Posts Tagged ‘timelines’

Killer Graphic

Scientific American graphic succinctly drives home the point

It may be a cliche that a picture is worth 1000 words, but this graphic certainly proves the point. Three bar graphs showing how life expectancy is altered by our “good” and “bad” habits.



Parallel Timelines Follow A Race

December 22, 2011 1 comment

Canada’s National Post Summarizes America’s Republican presidential race.

Running timelines in parallel presents the dynamics of the Republican “horse race” at a glance. Looking closer, each time line is annotated with the candidate’s share of voters. Everything you need to know in one full-page infographic. (Click on it to see more detail.)

Your Life as an Infographic Instantly Turns Your LinkedIn Resume Into an Infographic

Raises the interesting point that potential employers have a tedious task plowing through stacks of resumes. “In the age of data overload, the text resume is slowly becoming a living anachronism,” says the company’s press release. “The average resume is now over 2 pages long with more than 1000 words.” The question is: can this situation be alleviated via an Infographic?

The problem with these computer-generated infographics is that they are largely chart junk: graphics for the sake of graphics that do little to clarify and communicate. However, as a first attempt to strike out in a new direction we should not be too critical of the details. The time line presentation of education and past experience does communicate well. Other parts of the infographic need work.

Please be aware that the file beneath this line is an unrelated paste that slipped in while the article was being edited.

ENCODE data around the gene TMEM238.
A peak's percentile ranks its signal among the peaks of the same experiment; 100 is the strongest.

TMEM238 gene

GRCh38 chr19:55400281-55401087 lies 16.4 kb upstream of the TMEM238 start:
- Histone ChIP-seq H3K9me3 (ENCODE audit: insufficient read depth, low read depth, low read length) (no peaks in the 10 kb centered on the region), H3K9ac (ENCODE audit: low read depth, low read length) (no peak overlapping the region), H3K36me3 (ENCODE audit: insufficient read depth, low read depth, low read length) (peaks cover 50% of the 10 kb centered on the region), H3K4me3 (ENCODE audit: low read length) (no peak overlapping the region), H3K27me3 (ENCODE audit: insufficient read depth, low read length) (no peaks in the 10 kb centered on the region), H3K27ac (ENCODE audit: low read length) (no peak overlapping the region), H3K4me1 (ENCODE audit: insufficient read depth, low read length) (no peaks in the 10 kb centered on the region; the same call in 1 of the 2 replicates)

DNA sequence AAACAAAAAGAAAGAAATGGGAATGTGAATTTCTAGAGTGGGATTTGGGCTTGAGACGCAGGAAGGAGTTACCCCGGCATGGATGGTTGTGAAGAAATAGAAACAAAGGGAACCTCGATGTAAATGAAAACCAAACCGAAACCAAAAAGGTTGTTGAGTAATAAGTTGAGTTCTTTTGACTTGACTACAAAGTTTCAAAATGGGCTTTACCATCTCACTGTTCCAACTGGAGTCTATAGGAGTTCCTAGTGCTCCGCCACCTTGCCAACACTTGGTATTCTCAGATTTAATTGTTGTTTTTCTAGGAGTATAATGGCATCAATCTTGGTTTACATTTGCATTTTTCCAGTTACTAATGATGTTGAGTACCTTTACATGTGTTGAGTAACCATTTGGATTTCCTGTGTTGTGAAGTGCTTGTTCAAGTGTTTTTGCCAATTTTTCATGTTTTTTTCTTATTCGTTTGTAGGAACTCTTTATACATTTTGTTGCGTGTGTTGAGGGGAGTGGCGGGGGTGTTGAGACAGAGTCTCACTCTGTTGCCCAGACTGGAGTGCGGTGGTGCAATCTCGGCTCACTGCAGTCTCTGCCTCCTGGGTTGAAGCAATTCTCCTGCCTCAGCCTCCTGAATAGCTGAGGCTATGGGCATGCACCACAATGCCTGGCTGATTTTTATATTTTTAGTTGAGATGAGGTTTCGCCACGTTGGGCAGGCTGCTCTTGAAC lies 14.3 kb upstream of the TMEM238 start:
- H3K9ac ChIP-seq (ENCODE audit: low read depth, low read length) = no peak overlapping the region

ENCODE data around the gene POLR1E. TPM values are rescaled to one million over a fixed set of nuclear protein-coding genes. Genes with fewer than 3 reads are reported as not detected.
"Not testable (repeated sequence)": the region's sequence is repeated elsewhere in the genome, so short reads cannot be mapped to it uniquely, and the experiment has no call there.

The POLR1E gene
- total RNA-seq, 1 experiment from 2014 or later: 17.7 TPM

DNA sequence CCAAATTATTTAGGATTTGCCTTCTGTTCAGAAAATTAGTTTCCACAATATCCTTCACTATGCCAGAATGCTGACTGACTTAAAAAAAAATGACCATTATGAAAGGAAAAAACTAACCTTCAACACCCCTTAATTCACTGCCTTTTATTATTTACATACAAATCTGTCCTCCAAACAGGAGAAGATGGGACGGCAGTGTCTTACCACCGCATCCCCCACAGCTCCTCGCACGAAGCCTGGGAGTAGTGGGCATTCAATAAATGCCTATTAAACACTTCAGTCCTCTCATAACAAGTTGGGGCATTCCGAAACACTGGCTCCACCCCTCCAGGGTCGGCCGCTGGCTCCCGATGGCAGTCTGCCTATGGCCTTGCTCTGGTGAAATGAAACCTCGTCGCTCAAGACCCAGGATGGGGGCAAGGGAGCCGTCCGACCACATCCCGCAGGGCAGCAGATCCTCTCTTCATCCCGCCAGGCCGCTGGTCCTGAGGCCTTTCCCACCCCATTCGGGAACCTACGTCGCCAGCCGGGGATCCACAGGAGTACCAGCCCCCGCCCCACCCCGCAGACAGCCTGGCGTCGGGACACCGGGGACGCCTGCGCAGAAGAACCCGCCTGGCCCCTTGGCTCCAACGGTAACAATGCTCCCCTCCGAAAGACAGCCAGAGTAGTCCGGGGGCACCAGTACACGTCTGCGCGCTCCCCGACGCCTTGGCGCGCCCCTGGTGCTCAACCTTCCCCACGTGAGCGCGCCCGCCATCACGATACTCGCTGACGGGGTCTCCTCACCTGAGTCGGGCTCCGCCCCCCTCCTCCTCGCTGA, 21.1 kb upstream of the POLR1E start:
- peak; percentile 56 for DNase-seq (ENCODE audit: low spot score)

A New Way to Display Timelines on the Web

ProPublica releases free tool for creating dynamic timelines

Timelines are a great tool for visual explanation, but also time consuming to create. ProPublica speeds the job with its TimelineSetter tool for creating beautiful interactive HTML timelines from information entered into a simple spreadsheet. The program automatically creates a package of HTML and JavaScript code that can be dropped into a web page. TimelineSetter displays the events as a series of color bars on the scrollable timeline, which when clicked present additional information.

Although a powerful time saver, ProPublica wasted no time on providing a friendly user interface. TimelineSetter is a javascript that runs form the computer’s command line. This may be too geeky for most journalists so a bit more effort from ProPublica would probably go a long way to popularize their otherwise very useful tool.